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This is stressed by PYD leader Salih Muslim, who is a prominent influence and a key player in the Syrian north.
In an interview with As-Safir, Muslim noted that the battles to free Ayn al-Arab and its surroundings are still underway, but the direction in which they are going has now been identified. He told As-Safir, “We have already said this. [The Islamic State’s (IS)]defeat in Kobani is the beginning of a comprehensive defeat to eliminate them from all of these areas. That defeat was the preamble of their collapse and the beginning of the end for them.”
Around 160 peshmerga fighters are still on the battlefield in Syria. They had entered Ayn al-Arab through Turkey with advanced weapons, which made a significant difference during the battle, especially the MILAN anti-tank missiles. The battle was fortified by airstrikes launched by the international coalition against IS, which coordinated with the Kurdish fighters later on. All of this made Ayn al-Arab a perfect example of what could happen when incompatible interests clash. The UN envoy for Syria, Staffan de Mistura, spoke about this in an attempt to gather support for a plan to freeze the fighting, starting in Aleppo.
As-Safir asked the PYD leader about the general impression regarding the political price they had to pay Turkey during the settlement to allow the peshmerga forces to enter. However, Muslim denied that, saying, “What happened was not on Turkey’s conditions. The advanced weapons came in with the peshmerga and they entered following US pressure. Turkey consented as a result of the same pressure. They did not do it to please the Kurds.”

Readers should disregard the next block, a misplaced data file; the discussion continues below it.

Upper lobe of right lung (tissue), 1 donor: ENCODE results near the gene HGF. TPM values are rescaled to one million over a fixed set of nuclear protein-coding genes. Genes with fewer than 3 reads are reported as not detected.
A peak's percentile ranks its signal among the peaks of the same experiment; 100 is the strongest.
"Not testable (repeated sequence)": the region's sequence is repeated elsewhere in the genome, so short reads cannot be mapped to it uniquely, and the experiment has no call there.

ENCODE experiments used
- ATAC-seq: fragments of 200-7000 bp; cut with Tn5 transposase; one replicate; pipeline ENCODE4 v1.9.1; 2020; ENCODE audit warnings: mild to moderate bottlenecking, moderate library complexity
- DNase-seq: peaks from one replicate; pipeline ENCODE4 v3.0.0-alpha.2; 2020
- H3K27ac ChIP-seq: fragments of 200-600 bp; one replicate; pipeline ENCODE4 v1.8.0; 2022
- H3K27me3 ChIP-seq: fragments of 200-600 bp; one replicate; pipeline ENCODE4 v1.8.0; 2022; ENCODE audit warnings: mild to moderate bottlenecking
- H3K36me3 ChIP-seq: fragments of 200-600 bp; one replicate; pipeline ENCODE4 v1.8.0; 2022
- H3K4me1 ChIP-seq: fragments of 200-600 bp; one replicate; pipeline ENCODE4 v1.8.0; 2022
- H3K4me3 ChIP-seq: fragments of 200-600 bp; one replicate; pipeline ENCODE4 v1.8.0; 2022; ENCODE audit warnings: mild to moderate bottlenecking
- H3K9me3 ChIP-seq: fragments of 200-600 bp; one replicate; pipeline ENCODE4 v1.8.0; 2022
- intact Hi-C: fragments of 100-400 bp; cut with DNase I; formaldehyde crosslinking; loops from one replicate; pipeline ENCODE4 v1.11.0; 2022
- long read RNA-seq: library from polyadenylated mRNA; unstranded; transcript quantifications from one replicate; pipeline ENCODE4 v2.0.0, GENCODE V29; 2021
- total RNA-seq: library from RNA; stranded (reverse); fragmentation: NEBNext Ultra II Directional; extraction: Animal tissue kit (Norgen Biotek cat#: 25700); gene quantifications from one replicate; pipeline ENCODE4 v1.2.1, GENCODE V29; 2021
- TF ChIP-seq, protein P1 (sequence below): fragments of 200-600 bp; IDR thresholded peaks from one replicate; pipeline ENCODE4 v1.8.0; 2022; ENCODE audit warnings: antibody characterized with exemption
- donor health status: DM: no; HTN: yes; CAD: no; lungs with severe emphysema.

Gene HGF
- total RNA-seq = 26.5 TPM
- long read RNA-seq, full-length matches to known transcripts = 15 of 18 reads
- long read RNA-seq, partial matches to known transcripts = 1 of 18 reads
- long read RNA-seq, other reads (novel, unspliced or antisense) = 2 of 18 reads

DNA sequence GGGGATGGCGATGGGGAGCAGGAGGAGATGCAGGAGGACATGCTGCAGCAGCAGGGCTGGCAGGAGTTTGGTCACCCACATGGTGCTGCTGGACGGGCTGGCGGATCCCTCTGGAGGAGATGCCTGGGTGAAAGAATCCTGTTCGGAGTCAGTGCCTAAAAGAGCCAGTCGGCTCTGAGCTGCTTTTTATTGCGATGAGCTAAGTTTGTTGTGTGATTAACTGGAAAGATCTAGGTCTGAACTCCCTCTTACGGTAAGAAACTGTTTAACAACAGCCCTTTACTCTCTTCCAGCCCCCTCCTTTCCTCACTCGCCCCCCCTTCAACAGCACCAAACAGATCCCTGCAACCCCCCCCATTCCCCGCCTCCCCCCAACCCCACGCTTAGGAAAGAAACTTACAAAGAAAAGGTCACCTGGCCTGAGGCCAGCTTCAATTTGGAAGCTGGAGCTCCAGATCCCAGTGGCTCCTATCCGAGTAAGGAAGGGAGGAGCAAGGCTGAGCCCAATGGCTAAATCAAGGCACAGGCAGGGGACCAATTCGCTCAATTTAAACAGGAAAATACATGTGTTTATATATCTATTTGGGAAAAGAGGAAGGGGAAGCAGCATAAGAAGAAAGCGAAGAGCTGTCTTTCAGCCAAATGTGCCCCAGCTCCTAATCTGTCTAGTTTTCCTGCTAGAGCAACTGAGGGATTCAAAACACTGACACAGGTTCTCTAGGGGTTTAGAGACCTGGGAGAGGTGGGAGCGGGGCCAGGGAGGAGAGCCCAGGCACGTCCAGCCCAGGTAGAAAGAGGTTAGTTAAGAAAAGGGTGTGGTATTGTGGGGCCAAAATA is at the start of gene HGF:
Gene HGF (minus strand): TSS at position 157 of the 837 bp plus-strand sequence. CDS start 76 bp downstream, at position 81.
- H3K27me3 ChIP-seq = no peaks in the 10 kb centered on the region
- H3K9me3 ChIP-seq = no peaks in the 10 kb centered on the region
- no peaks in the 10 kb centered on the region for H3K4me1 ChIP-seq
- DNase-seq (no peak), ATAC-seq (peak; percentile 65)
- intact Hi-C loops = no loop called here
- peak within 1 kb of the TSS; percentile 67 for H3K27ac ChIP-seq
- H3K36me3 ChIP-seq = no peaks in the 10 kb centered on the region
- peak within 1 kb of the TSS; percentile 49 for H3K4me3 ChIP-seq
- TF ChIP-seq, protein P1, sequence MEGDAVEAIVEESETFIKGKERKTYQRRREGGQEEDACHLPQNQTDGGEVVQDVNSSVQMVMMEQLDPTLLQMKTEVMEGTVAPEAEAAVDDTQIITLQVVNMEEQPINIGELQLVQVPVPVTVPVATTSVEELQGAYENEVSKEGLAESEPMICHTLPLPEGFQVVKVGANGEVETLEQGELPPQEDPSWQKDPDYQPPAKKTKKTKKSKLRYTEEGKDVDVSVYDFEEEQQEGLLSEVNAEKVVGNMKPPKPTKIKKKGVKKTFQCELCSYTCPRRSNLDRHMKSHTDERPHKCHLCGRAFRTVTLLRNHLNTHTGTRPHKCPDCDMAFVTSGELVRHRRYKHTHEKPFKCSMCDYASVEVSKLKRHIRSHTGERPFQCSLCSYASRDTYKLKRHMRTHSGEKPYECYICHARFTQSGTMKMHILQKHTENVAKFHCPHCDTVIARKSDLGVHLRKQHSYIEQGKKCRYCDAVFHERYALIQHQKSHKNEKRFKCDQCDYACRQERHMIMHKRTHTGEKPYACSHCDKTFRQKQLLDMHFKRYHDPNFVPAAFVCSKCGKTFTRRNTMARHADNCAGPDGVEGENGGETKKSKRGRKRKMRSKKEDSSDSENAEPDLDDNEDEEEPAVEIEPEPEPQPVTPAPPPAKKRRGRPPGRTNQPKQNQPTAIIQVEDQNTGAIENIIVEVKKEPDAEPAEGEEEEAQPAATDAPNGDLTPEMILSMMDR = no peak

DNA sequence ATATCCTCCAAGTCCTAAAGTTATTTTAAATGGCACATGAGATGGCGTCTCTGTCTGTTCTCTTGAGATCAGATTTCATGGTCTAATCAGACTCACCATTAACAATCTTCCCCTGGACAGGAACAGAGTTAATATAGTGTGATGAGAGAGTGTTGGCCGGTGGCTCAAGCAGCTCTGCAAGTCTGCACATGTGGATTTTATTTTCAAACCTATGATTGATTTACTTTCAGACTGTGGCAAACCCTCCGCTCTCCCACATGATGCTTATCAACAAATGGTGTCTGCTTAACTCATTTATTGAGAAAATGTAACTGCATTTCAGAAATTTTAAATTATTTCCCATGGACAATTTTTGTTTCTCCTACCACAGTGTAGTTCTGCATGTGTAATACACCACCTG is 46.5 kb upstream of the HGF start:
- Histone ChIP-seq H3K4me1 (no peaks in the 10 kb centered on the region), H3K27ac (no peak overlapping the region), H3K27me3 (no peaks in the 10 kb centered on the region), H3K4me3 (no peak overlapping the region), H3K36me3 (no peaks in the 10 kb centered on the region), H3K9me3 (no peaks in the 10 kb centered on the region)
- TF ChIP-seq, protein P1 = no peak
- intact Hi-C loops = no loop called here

Muslim made sure he attended the press conference held by allies of the Kurdish forces in their fight against IS. These allies are Syrian Syriacs from al-Khabour, who are asking for European support for the Syriac military council, which they established to defend their villages that are still under attack by IS and similar armed groups.
Syriacs are one of the components of the “self-management” model that the PYD is attempting to establish. It also includes representatives from other groups in the region, such as the Arabs, Assyrians, Chaldeans and others.
The Kurdish politician commented on this cooperation, saying, “There has been Christian resistance for at least two years now. We work together, and we have a joint command. There are the Kurdish People’s Protection Units and our Arab brothers from the Free Syrian Army who accept the Kurdish existence. [And there is] the Burkan al-Firat … and the Syriac groups [Sutoro] in the places of residence of the Syriac population.”
The man, in his 60s, strongly defended the need for a self-management model to hold. It is a model that includes multiple nationalities and religions, he said, and it is a standard that all of the region’s countries have to develop after the throes they experienced.
Muslim said, “After all, why are we resisting if not to defend this model? The current attack aims to destroy it. We are with the unity of Syriacs, Kurds and Arabs. We are defending a model that will be adopted in the Middle East and the future Syria.” He added, “We actually had to. The war and the unrest might continue for 10 years. We have to find an alternative for the people. We are a model of coexistence and democracy for the region. And we are talking about a self-rule administration, not secession from Syria.”
In their last strategy to deal with Syria, Iraq and the threat of IS, the Europeans talked distinctively about the Kurds. The Kurds were the only ones that Europeans pointed to, and they referred to them as “resistance.” Moreover, the strategy called for Kurdish support while offering the regional countries strong guarantees regarding the commitment to the unity of their territory.